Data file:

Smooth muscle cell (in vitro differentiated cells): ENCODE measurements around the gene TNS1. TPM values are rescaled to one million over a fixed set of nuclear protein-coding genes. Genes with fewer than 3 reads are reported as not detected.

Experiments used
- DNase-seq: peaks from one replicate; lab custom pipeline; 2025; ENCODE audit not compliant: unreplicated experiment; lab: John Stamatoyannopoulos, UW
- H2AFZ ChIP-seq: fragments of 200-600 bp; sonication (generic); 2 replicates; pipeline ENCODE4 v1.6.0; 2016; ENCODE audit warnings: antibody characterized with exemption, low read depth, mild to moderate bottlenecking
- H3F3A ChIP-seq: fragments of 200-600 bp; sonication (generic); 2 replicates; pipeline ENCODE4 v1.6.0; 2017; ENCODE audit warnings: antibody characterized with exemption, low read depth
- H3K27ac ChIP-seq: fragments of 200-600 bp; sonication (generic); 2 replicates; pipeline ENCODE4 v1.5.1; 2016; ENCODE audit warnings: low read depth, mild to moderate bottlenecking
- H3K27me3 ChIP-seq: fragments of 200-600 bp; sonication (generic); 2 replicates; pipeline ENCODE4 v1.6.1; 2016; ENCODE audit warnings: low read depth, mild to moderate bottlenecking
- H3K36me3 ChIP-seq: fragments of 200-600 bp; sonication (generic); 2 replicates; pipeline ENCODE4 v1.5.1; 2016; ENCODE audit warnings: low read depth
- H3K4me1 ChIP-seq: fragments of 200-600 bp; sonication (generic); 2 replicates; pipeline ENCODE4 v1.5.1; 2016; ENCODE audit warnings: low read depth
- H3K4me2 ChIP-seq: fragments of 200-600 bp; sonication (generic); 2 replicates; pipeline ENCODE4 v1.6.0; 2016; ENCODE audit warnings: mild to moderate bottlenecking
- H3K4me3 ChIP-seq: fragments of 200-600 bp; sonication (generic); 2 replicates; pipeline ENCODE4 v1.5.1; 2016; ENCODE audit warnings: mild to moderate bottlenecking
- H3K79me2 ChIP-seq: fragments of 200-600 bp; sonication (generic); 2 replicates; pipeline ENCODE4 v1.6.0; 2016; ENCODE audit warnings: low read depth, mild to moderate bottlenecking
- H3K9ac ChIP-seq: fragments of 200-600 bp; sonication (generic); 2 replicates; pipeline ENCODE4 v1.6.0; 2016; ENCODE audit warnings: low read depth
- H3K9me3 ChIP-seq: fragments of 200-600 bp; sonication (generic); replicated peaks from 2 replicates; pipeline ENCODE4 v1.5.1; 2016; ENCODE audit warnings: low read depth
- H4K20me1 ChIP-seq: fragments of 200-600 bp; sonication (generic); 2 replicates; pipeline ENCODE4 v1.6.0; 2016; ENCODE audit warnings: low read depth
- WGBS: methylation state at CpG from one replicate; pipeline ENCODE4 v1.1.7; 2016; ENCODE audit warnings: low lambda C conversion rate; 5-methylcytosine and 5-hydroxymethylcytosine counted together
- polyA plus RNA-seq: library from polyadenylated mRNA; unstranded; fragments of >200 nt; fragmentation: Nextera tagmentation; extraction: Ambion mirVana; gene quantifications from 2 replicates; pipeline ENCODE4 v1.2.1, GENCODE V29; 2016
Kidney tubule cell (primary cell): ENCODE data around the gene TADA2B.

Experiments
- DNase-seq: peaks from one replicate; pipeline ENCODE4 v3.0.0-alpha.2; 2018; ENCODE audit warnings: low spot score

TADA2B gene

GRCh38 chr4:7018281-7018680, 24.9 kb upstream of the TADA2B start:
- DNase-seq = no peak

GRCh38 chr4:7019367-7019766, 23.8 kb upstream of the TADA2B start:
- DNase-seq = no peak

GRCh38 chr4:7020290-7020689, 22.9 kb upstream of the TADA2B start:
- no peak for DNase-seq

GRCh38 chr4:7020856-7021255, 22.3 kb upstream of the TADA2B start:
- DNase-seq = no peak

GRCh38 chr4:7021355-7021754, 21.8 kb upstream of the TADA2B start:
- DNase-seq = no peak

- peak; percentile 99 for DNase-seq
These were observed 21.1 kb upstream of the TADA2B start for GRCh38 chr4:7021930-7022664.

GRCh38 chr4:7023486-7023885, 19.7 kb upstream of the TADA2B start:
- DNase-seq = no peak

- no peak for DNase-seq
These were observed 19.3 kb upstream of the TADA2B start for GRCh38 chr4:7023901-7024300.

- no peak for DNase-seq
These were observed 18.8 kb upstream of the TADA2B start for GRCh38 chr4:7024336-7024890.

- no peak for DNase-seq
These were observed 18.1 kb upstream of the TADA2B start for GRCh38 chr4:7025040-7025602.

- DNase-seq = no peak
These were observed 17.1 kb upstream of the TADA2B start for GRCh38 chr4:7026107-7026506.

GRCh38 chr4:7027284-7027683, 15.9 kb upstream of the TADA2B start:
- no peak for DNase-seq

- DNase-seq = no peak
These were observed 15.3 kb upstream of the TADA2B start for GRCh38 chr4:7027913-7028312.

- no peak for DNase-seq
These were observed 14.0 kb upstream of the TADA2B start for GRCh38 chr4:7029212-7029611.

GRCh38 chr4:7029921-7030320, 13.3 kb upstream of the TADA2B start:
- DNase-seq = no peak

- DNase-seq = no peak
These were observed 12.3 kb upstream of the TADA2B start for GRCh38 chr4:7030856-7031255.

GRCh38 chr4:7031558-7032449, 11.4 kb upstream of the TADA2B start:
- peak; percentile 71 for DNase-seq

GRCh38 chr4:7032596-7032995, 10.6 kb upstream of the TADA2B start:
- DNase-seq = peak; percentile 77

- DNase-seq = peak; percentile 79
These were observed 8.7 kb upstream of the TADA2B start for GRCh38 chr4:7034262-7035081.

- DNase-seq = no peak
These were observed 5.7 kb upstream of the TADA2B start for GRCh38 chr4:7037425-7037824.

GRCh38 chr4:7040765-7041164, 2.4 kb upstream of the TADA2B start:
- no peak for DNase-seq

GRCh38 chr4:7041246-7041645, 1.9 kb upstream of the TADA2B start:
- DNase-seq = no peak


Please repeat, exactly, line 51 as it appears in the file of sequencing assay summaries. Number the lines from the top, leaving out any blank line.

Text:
- DNase-seq = no peak